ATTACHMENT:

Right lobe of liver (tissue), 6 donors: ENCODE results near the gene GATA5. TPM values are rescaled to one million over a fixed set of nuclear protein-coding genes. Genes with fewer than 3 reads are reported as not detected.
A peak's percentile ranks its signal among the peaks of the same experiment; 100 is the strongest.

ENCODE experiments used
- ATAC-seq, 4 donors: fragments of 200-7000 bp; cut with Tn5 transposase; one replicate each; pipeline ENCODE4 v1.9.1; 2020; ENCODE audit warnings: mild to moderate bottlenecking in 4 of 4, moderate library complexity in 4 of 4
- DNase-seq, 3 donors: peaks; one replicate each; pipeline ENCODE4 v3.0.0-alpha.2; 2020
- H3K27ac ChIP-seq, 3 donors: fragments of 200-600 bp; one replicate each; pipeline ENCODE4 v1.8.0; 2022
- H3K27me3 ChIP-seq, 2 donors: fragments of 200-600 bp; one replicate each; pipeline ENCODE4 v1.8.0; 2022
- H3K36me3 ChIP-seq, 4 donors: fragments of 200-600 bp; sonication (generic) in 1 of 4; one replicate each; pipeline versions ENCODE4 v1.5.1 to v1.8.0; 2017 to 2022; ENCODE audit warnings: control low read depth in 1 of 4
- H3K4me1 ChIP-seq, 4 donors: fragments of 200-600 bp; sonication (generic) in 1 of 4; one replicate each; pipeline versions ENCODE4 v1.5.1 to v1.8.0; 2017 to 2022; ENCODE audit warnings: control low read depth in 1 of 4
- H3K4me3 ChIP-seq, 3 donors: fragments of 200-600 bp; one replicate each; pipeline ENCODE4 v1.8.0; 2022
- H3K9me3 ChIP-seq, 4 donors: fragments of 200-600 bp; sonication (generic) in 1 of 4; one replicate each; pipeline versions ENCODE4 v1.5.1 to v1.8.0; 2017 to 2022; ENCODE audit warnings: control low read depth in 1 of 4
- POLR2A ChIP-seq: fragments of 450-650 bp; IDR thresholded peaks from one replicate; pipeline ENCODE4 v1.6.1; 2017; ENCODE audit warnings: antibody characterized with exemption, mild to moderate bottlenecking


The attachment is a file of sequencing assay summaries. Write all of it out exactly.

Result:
Right lobe of liver (tissue), 6 donors: ENCODE results near the gene GATA5. TPM values are rescaled to one million over a fixed set of nuclear protein-coding genes. Genes with fewer than 3 reads are reported as not detected.
A peak's percentile ranks its signal among the peaks of the same experiment; 100 is the strongest.

ENCODE experiments used
- ATAC-seq, 4 donors: fragments of 200-7000 bp; cut with Tn5 transposase; one replicate each; pipeline ENCODE4 v1.9.1; 2020; ENCODE audit warnings: mild to moderate bottlenecking in 4 of 4, moderate library complexity in 4 of 4
- DNase-seq, 3 donors: peaks; one replicate each; pipeline ENCODE4 v3.0.0-alpha.2; 2020
- H3K27ac ChIP-seq, 3 donors: fragments of 200-600 bp; one replicate each; pipeline ENCODE4 v1.8.0; 2022
- H3K27me3 ChIP-seq, 2 donors: fragments of 200-600 bp; one replicate each; pipeline ENCODE4 v1.8.0; 2022
- H3K36me3 ChIP-seq, 4 donors: fragments of 200-600 bp; sonication (generic) in 1 of 4; one replicate each; pipeline versions ENCODE4 v1.5.1 to v1.8.0; 2017 to 2022; ENCODE audit warnings: control low read depth in 1 of 4
- H3K4me1 ChIP-seq, 4 donors: fragments of 200-600 bp; sonication (generic) in 1 of 4; one replicate each; pipeline versions ENCODE4 v1.5.1 to v1.8.0; 2017 to 2022; ENCODE audit warnings: control low read depth in 1 of 4
- H3K4me3 ChIP-seq, 3 donors: fragments of 200-600 bp; one replicate each; pipeline ENCODE4 v1.8.0; 2022
- H3K9me3 ChIP-seq, 4 donors: fragments of 200-600 bp; sonication (generic) in 1 of 4; one replicate each; pipeline versions ENCODE4 v1.5.1 to v1.8.0; 2017 to 2022; ENCODE audit warnings: control low read depth in 1 of 4
- POLR2A ChIP-seq: fragments of 450-650 bp; IDR thresholded peaks from one replicate; pipeline ENCODE4 v1.6.1; 2017; ENCODE audit warnings: antibody characterized with exemption, mild to moderate bottlenecking